Broader horizons

International development brings myriad opportunities for small businesses, but it brings its fair share of challenges too

Broader horizons

They say the world is getting smaller, and more and more UK companies are either setting up offices abroad or changing their focus to encompass working globally. In fact, new research from HSBC states that over the next 15 years, the UK is set to increase its international business activity by around 60%.

While this increase in global interaction is clearly an exciting development, it does present companies with a new set of challenges in attempting to align their company cultures with the cultures of their geographically diverse workforce. Each country – and sometimes even each individual region within that country – has its own working culture, its own ideas on work/life balance, its own HR procedures and its own pace of work. This diversity can be refreshing and even breathe new life into a company, but it can make working relationships more complicated with differing approaches to policies and procedures, work ethics, management behaviours and interpersonal relations to contend with.

Some cultures work particularly well together and companies may even find that one country’s approach to a problem complements their own approach perfectly by filling the gaps in a team’s skillset. For example, British employees tend to lean towards high Dominance and Influence behaviours, such as being direct and communicative, whereas German workers tend towards Steadiness and Compliance behaviours such as being methodical and precise. A mixture of behavioural traits can lead to a well-balanced, efficiently functioning team but the differences can be off-putting without the awareness that a tool like psychometric assessment offers. 

To develop the British/German example, a client of ours, a UK engineering company, found it very challenging to set up a manufacturing post in Germany. The German employees saw the Brits’ Dominance and Influence traits as aggressive and impulsive, whereas the British employees perceived the German Steadiness and Compliance behaviours as overly passive and rule-focused. By using psychometric assessments to profile their team members, the management team were able to increase their understanding of these different behaviours and appreciate what each individual contributed to the group, with an understanding that a blend of behaviour traits are essential for a well-functioning team. Increasing both the managers’ understanding and the employees’ self-awareness helped them to modify their approach to take these behavioural differences into account.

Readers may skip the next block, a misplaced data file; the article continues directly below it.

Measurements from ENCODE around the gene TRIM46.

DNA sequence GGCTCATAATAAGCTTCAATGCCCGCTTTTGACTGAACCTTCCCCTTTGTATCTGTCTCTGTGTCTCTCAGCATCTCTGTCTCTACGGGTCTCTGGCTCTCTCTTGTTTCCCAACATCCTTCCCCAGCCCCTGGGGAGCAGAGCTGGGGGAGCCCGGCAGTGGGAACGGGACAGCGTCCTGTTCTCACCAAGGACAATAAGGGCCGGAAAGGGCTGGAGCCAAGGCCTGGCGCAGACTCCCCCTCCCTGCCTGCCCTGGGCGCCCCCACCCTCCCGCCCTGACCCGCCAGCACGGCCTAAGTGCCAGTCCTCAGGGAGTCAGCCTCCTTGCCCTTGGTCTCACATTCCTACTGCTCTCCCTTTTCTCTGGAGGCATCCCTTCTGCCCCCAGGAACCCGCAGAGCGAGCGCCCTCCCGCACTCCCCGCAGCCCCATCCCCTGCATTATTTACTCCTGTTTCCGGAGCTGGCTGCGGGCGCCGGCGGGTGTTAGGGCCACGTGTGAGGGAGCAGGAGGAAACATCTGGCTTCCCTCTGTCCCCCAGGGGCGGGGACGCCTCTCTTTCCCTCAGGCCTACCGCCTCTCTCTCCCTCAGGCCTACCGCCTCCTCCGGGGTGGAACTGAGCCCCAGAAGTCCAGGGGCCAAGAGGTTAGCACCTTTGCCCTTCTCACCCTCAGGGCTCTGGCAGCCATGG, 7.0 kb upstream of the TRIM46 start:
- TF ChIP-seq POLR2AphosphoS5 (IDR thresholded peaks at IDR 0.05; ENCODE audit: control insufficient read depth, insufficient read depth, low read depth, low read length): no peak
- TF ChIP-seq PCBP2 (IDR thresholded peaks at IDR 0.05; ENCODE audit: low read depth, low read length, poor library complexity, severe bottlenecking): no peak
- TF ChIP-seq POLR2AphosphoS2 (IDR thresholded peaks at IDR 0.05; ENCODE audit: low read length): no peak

We’re increasingly being asked to help clients deal with issues brought on by cross-cultural working with a desire to get their team working as a cohesive unit, regardless of the different cultures within it. We’ve found the key to achieving this is to see the team, and help the team see itself, as a single element, with the focus on common aims rather than disparate cultural attitudes through helping each individual member increase self-awareness. This can be particularly beneficial when one culture is more dominant than others.

A pertinent example is that of Eastern cultures who have a tendency to favour etiquette and custom over asserting their authority in a more dominant or ostentatious manner. Neither approach is right or wrong, good or bad – just different, but it often leads to quieter cultures feeling overlooked and unappreciated. Profiling can highlight each individual’s contribution to the team and help recognise the involvement of those cultures who don’t necessarily shout the loudest. This can be invaluable in helping subtler cultures acclimatise to working alongside more outwardly dominant ones. 

An issue we see crop up time and time again is an assumption made by the parent company that other cultures will automatically understand their working behaviours and behave the same way. Businesses need to recognise that other cultures may not instinctively behave or think the same way so taking the time to create an Ideal Culture Profile and exploring what the company is trying to achieve and which core behaviours team members need to demonstrate to reach that goal helps to create a ‘company culture’. When working in an unfamiliar culture, it’s up to the senior management of the business to create a shared culture, a shared mission statement and a shared vision to help employees understand what is being asked of them and, vitally, why they should embrace any changes in behaviour rather than resenting them. Effective communication of a company’s new culture can alleviate insecurity and help create a common goal – regardless of geographical cultural differences.

As more and more companies find themselves faced with growing international business opportunities, understanding and tolerance will become key words to achieving business success. Businesses will develop an awareness of the fact that differences in corporate and geographical cultures needn’t be viewed as a negative thing, but rather an opportunity to add richness and flair to any truly multinational business. 

Martin Reed
Martin Reed

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